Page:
There’s a whole literary scene at Marios on Brunswick St, Fitzroy that no one talks about.
I’m writing this at the front of the restaurant. There’s the double bass thump of blues music all around. One wall is plastered like a teenager’s bedroom with posters for local gigs. The other walls are bare and white, except for an exhibition of art with prices on paper tags under their frames. The exhibition changes every few weeks.
Marios was founded by two men named Mario, Maccarone and De Pasquale. Today, Mario Maccarone is in.
“It was really set up for artists and musicians,” Maccarone says.
“And then from that, in a way, all of a sudden writers and actors and agents and promoters and directors and all the periphery of the arts scene then sort of followed suit. That’s how it all started.
“And it’s been the same for 31 years. It’s in the walls, it’s in the ether here.”
Everyone I speak to has fond memories of the Old Fitzroy, a suburb of former shopfronts that became share houses stuffed with academics. Before Brunswick St turned back into a high end shopping strip, it was a slum for smart people.
“It was a very vibrant kind of community and there wasn’t a lot of choice for those people in the way of food. So we thought we could offer them a kind of place that they would like to sit in that had nice music and a nice atmosphere.”
“We’ve often employed writers and musicians.”
The Marios also try to employ refugees, students and people in need.
For an Italian, the day at Mario’s is a long nostalgia trip. Breakfast is the smell of coffee that spices your average Mediterranean dining room before work. In the late morning, the savoury scents begin. While it’s still quiet, there’s a sizzle from the kitchen and the smell of garlic, tomatoes, oil. A good Italian meal gets the most flavour out of the least ingredients.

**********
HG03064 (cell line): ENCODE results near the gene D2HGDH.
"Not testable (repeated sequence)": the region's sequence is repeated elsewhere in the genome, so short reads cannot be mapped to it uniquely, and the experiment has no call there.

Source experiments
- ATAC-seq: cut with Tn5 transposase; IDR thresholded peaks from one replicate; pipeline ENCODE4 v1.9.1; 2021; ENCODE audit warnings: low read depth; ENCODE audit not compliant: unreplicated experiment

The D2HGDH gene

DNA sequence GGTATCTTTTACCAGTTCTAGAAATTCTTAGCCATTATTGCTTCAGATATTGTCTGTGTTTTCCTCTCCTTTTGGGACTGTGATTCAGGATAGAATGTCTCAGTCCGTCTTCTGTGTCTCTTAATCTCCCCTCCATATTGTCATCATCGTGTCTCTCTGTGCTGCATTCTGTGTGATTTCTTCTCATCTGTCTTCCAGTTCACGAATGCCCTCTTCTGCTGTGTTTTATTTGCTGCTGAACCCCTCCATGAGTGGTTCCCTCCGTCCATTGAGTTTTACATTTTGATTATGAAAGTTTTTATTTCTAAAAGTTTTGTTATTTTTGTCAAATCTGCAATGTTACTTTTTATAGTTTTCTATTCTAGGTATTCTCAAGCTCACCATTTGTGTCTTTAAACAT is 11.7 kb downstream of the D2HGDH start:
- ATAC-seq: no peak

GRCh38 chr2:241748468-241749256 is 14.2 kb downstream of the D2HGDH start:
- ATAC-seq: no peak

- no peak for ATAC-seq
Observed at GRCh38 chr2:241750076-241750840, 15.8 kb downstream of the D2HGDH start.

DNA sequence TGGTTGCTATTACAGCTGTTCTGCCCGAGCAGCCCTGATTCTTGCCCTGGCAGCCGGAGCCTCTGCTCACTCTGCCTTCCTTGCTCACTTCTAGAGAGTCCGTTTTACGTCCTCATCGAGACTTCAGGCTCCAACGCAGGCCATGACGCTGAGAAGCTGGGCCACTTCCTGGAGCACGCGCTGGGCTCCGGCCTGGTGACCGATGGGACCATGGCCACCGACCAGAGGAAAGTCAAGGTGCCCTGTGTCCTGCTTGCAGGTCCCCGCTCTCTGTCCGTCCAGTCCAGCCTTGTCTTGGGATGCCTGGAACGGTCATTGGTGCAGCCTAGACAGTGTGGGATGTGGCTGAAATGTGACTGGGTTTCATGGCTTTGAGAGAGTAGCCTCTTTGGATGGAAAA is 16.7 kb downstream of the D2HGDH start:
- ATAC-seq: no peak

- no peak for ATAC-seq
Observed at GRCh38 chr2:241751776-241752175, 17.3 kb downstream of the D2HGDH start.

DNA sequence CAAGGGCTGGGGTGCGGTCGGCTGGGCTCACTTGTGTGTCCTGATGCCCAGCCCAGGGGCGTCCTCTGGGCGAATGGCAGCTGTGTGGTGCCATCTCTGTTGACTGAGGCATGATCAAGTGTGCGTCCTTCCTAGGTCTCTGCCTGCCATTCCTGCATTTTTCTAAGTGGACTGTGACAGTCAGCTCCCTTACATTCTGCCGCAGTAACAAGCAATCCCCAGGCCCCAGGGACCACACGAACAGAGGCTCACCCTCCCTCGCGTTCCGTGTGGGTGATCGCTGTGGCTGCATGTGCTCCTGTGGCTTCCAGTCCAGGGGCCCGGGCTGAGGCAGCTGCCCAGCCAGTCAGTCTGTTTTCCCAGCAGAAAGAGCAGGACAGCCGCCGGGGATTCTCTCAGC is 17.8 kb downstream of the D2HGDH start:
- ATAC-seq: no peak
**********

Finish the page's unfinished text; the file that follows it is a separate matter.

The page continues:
This is around the time that the introverts appear. There’s someone on their laptop, a few people reading books alone. At one point every one of the two-chair tables hold a single person reading or writing, so that couples go to a table for four or the stools at the front window.
There’s a loud conversation in Italian near the counter. However, according to Maccarone this place isn’t well known in the Italian community.
”When we opened in 1986, we made a very conscious decision not to open in Lygon St in Carlton. We really didn’t want to be seen as part of that scene.
“We felt a little disillusioned by the top end restaurants that we were working in … We felt that if we got rid of the airs and graces and got rid of the lobsters and oysters and whatever was expensive, that we could put up vegetarian food or, you know, chicken, meat dishes as well, in an inexpensive way.”
They also started in Fitzroy out of admiration for its ‘80s arts scene, including the Fringe Festival offices, the many radio stations and a very visible LGBT community.
Local Dadaist poet Santo Cazzati used Marios as his lounge room when he lived in Fitzroy until 2010. Santo Cazzati is his stage name, certainly not his real name. Say that name in Italy, you will either be fined for blasphemy or the police will assume you’re a relative of composer Maurizio Cazzati (his real name).